With most teams in baseball, their progress and success hinges on starting pitching. The Diamondbacks have a solid staff from top to bottom without having that intimidating ace where you can just pencil in at least a quality start if not a win each time he takes the hill. Wade Miley was close to that last year, and Ian Kennedy-likely the team’s opening day starter for the third consecutive year- surely was that in 2011, yet not at all in 2012.
A guy the D’backs could really see some success from is right handed pitcher Brandon McCarthy. McCarthy was acquired via free agency this off season signing a two year $15.5 million deal after playing his last two seasons with the Oakland A’s. General Manager Kevin Towers and Co. must have seen something they liked with the 29 year old as they brought him over as the highest paid starter on the club.
Now, speaking statistically only, McCarthy has shown some success over the last two years playing in Oakland dropping his ERA by more than a full run (4.62 to 3.32) from his last year in Texas. He has also cut down on his walks and has allowed 1.6/9 innings over the last two seasons while keeping his strikeouts per nine innings around 6.2. For a reference, Cahill has averaged over three walks per nine innings over the same time period. Again, all solid without the eye popping numbers.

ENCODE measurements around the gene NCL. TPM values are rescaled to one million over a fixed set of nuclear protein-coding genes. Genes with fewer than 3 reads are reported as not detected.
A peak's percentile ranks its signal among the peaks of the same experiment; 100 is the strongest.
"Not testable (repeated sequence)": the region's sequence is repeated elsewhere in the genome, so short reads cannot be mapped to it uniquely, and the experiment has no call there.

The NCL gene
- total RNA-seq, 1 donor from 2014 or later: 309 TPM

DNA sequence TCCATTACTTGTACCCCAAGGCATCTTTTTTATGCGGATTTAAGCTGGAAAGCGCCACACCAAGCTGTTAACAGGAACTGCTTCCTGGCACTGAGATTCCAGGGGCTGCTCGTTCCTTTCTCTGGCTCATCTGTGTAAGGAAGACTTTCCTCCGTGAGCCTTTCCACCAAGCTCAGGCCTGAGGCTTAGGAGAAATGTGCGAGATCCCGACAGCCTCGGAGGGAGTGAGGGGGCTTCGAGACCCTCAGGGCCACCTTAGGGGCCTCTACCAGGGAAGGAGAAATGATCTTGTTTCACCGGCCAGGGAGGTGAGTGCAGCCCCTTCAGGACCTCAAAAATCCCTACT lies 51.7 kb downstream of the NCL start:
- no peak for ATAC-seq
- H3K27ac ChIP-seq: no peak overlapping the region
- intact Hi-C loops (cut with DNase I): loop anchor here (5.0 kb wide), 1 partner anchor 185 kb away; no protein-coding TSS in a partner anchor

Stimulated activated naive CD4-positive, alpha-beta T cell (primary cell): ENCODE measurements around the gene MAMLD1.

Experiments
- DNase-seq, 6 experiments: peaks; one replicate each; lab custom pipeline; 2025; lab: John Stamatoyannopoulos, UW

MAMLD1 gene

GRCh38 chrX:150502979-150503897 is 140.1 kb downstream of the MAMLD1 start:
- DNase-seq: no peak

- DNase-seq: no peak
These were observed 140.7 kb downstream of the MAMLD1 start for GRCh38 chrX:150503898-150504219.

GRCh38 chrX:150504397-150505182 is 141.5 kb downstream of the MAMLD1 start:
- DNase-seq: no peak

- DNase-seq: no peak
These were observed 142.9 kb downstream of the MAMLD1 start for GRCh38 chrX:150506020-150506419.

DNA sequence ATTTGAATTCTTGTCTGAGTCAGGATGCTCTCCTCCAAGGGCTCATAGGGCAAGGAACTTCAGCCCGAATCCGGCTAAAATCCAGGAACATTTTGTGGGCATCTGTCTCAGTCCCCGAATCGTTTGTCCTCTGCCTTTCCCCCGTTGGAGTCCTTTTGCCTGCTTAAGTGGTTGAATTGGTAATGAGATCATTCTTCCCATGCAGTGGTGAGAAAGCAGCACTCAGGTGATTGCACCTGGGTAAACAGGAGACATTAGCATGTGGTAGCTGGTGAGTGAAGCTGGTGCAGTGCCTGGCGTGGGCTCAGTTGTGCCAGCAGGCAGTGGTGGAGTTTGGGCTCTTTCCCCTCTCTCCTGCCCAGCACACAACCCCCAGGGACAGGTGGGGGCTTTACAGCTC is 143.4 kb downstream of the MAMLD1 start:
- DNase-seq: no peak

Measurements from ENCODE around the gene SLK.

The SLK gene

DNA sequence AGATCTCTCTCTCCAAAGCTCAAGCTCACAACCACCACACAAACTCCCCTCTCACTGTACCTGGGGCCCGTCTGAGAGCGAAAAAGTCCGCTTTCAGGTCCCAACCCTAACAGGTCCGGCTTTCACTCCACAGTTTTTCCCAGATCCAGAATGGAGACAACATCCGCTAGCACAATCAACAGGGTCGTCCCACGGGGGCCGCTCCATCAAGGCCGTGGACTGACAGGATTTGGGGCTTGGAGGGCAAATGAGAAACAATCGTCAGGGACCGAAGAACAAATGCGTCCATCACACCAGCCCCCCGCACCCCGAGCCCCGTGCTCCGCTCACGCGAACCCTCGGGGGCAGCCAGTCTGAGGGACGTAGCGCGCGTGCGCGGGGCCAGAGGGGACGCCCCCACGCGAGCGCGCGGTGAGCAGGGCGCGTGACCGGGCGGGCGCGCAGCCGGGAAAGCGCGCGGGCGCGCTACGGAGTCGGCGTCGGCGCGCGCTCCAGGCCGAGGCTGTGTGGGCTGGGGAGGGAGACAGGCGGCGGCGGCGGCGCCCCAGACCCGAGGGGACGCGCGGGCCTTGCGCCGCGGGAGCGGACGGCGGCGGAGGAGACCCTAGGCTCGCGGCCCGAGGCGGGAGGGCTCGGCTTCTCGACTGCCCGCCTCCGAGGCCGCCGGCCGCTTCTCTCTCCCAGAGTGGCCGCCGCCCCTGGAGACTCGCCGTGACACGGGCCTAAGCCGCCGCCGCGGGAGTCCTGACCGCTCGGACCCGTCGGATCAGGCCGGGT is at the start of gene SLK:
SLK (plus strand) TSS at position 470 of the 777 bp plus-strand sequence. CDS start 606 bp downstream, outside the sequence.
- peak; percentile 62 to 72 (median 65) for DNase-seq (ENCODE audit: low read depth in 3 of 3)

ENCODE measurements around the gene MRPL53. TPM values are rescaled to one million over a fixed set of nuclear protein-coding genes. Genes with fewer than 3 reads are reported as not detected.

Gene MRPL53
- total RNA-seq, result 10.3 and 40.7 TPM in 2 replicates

There are two critical points with McCarthy that will define his season in 2013. The first is whether the seven year veteran can hurl more than 170.2 innings over the course of a season. He set that number in 2011 and hasn’t even gotten close to that number in any other season. McCarthy has battled shoulder injuries in nearly every season throughout his career and spent time in the bullpen during the early parts of his career with the Chicago White Sox but has been unable to put together consecutive years of high innings baseball.
The D’backs have made it very clear that they want to be a ‘gritty’ baseball club and that will mean asking their starters to grind out innings throughout the summer. Kennedy, Cahill and Miley all threw at least 194 innings in 2012. Joe Saunders, their other workhorse who was shipped to Baltimore mid-season had already posted 130 innings in 21 starts which would likely have put four starters near the 200 innings pitched mark by season’s end. If McCarthy could just reach his 2011 numbers though, the club may consider that a successful 2013 season.
The second critical point for the Colorado native will be how he responds to his season ending injury from a line drive that left him with a fractured skull and brain contusion, requiring an emergency surgery on September 5th. The incident will surely make his first couple starts during spring training interesting for him as he hasn’t faced a batter since that day. There could be a mental struggle that stays with him affecting his control as well his aggressiveness in attacking hitters. McCarthy spoke on this on Tuesday:
“It was a one-time event,” he said. `It had never happened before. Hopefully, it doesn’t happen again. My purpose now is to just focus on what I can control and then just let the enjoyment of the game come back that way.”
True, it had never happened before, and frankly, the chances of something like that happening again have to be infinitely small. McCarthy has to be anxious about getting back on the mound to face live hitters but likely just as much so to put the event behind him and produce for his new club. The organization and the fans are expecting the same thing this summer.